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Am J Surg. 2017 Jan;213(1):24-29. doi: 10.1016/j.amjsurg.2016.09.058. Epub 2016 Oct 8.

The impact of surgical hand antisepsis technique on surgical site infection.

Author information

1
Department of Surgery, VA Boston Healthcare System, 1400 VFW Parkway, West Roxbury, MA 02132, USA; Department of Surgery, Tufts University School of Medicine, 136 Harrison Avenue, Boston, MA 02110, USA. Electronic address: brad.oriel@va.gov.
2
Center for Healthcare Organization and Implementation Research (CHOIR), VA Boston Healthcare System, 150 South Huntington Avenue, Building 9, Boston, MA 02130, USA. Electronic address: qi.chen2@va.gov.
3
Department of Surgery, VA Boston Healthcare System, 1400 VFW Parkway, West Roxbury, MA 02132, USA; Department of Surgery, Boston University School of Medicine, 72 East Concord Street, Boston, MA 02118, USA; Department of Surgery, Harvard Medical School, 25 Shattuck Street, Boston, MA 02115, USA. Electronic address: kamal.itani@va.gov.

Abstract

BACKGROUND:

Limited evidence exists regarding the effect on superficial and deep incisional surgical site infections (SDSSIs) of alcohol-based hand rubs (ABR) versus traditional aqueous surgical scrubs (TSS). User preferences and practice are unknown.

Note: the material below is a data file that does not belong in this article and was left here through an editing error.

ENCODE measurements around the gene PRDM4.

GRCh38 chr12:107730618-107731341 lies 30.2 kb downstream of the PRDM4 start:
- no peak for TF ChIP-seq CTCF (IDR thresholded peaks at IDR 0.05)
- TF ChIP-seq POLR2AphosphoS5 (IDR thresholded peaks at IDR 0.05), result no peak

METHODS:

A retrospective cohort study examining SDSSIs using VA Surgical Quality Improvement Program cases before ABR implementation (2007-2009, TSS group) and after (2013-2014, ABR group). A descriptive survey.

RESULTS:

SDSSI rates were 1.8% and 1.5% for TSS (n=4051) and ABR (n=2293), respectively (p=0.31). The adjusted odds of SDSSI using ABR was not significant (OR 0.82; 95% CI, 0.51-1.32). Greatest SDSSI risk was from preoperative radiotherapy (OR, 2.78; 95% CI, 1.14-6.78), general surgery (OR, 2.39; 95% CI, 1.30-4.39) and preoperative smoking (OR, 1.58; 95% CI, 1.02-2.44). Of 95 surveys included, 52% favored ABR. Although 95% self-reported correct product application, improper duration was revealed in both groups (TSS 18% and ABR 10%).

CONCLUSIONS:

Implementation of an ABR for use in surgical hand antisepsis did not alter SDSSI rates. Improving product knowledge and compliance may improve SSI rates.

KEYWORDS:

Hand hygiene; Surgical hand antisepsis; Surgical rub; Surgical scrub; Surgical site infection

PMID:
27817826
DOI:
10.1016/j.amjsurg.2016.09.058
[Indexed for MEDLINE]

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